The other key question is did Trump know what Cruz was about to do. Most indicators say yes. Cruz has said that he told Trump to his face he wouldn’t endorse him several weeks ago and told him over the phone on Monday. Trump also claims he had seen the speech, but just that it was a couple hours before as can be seen in Trump’s only response so far to the speech.

Trump knowing ahead of time would also explain Trump entering the convention hall right as Cruz hit the spot that garnered all the boos. That also could have been a coincidence since at a Cruz event earlier in that day the Trump plane flew overhead at a key point in that speech too.

Even if Trump knew, he must not have shared it with the rest of the RNC or they didn’t anticipate the strength of the response. Newt Gingrich spoke immediately after Cruz and had several lines about Cruz’s speech trying to smooth things over, but those lines weren’t in the copy of Newt’s speech that was distributed to the press an hour before he took the stage[5] Given all the issues with getting the RNC and the Trump campaign on the same page with the Melania Plagiarism this could be another case of Trump’s campaign knowing but not including other Republicans in on the process.

It’s tough to say who came out on top here. Did Cruz win because this looks like Trump has no control, can’t unite the party, and had his VP pick entirely overshadowed by his top rival from the primaries? Or does Trump win because this looks like he allows his opponents time to speak their mind, Cruz may have just massively angered 50% of the GOP electorate, and as Trump is fond of saying, “All press is good press?” I don’t think we’ll know for four months. If Trump wins in November then Cruz’s gamble was a failure, but if instead we see Cruz as the final speaker at the 2020 GOP convention then we’ll see many replays of this speech leading up to that moment.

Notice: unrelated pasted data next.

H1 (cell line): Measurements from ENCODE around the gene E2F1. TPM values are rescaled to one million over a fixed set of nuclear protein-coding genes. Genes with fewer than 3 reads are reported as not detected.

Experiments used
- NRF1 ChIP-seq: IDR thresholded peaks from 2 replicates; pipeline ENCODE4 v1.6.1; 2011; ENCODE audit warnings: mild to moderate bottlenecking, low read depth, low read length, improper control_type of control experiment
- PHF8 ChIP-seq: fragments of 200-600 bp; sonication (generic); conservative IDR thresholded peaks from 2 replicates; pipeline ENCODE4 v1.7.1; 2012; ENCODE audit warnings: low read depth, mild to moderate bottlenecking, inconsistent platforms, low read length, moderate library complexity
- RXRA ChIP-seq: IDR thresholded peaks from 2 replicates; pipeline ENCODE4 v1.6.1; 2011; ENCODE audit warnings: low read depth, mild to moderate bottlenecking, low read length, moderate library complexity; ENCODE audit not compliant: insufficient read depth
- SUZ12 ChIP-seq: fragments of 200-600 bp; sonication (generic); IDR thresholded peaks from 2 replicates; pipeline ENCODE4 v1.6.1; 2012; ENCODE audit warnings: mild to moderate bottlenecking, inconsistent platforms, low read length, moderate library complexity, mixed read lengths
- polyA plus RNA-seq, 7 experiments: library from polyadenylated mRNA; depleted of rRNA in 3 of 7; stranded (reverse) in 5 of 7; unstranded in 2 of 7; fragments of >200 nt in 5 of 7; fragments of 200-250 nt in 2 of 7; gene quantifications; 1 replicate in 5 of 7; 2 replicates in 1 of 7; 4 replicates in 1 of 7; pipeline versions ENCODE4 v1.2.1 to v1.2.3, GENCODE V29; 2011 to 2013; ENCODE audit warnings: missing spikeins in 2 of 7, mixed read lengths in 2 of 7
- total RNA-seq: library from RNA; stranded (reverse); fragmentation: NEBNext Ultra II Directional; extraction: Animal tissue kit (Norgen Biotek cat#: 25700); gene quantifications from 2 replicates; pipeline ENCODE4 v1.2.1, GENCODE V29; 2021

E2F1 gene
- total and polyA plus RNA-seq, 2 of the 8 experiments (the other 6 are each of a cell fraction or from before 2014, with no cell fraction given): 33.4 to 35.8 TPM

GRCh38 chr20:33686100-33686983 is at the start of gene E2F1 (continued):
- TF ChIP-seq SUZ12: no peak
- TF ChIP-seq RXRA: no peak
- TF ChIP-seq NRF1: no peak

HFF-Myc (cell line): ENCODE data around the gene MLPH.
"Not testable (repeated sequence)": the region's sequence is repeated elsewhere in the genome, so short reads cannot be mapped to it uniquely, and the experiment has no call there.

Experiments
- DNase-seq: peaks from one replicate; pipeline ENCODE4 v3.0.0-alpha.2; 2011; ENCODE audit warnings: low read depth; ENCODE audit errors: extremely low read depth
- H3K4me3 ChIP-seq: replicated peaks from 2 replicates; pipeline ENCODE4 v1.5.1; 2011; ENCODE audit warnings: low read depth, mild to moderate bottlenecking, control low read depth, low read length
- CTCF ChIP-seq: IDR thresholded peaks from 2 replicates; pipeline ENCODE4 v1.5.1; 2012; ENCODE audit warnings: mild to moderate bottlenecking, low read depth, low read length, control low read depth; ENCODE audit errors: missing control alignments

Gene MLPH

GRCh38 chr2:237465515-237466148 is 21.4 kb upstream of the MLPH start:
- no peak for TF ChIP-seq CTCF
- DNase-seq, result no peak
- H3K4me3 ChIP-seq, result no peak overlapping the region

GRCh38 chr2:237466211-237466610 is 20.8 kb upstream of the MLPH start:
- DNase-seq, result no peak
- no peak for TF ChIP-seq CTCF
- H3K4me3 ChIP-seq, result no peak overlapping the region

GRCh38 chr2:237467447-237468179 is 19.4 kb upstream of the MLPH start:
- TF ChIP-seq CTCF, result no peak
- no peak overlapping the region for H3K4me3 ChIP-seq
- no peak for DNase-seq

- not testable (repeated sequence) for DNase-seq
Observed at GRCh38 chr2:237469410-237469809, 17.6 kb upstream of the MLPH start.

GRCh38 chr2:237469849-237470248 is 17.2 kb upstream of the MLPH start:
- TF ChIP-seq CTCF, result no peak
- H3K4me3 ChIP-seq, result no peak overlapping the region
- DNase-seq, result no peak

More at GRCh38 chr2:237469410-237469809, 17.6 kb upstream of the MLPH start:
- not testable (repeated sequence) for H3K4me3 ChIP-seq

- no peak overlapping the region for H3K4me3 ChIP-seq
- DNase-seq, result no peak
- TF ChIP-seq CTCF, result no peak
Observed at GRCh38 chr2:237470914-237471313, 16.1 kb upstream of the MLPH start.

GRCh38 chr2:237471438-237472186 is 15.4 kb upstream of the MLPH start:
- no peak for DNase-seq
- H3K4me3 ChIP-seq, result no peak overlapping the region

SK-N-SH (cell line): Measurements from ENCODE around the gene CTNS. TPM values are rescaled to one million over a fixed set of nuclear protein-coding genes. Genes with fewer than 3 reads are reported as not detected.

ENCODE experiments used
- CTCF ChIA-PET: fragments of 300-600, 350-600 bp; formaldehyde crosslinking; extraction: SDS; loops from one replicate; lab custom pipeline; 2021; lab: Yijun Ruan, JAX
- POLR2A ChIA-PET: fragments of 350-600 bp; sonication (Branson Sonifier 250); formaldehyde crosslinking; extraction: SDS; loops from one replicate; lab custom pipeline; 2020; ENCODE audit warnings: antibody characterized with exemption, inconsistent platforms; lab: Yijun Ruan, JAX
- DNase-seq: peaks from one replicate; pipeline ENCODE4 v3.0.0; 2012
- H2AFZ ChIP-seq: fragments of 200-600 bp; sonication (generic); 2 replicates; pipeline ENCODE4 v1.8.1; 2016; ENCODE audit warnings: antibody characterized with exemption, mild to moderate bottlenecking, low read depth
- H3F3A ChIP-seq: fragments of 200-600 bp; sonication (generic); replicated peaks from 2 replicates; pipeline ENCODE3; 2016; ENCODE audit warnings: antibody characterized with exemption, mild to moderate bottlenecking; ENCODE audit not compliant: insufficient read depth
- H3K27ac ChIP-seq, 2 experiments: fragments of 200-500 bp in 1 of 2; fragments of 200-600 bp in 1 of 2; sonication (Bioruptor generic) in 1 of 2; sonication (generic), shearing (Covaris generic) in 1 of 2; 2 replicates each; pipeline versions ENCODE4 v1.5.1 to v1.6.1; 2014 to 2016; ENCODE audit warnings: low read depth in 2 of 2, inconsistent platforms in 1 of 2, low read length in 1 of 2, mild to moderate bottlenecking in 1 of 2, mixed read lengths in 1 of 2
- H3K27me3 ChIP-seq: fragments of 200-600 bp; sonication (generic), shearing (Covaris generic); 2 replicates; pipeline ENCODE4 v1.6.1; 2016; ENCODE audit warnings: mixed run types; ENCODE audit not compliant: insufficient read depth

Three Common Mistakes Hollywood and Authors Make When Writing Poker Scenes

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Gambling is one of those things we expect the heroes of our stories to succeed at just like they succeed at everything else. This has led to it being included in and even the focus of numerous books and movies from classics like Cool Hand Luke, where the title comes from a poker hand, to modern remakes like Casino Royale, a movie with Texas Hold’em at its core but based on a book that used Baccarat instead. Unfortunately, either due to lazy writing or the real thing not being dramatic in the right way, poker is often misrepresented. No one likes a favorite hobby of theirs treated in such a way, so with that in mind here are the three things I see media get wrong most frequently.

Bet vs Raise vs Re-raise

These are three terms that mean different things and shouldn’t be used interchangeably. The first time during a betting round that money is put into the pot, that’s a bet. If someone wants to increase the amount of money being played for after the initial bet, that’s a raise, and if someone wants to increase it beyond that it’s a re-raise. This graphic should help.

It doesn’t have to be different people though. If no money had been put in yet, player 1 would bet, player 2 could raise, player 1 could then re-raise, and then they could go back and forth re-raising for almost however long they wanted, which brings us to the second thing.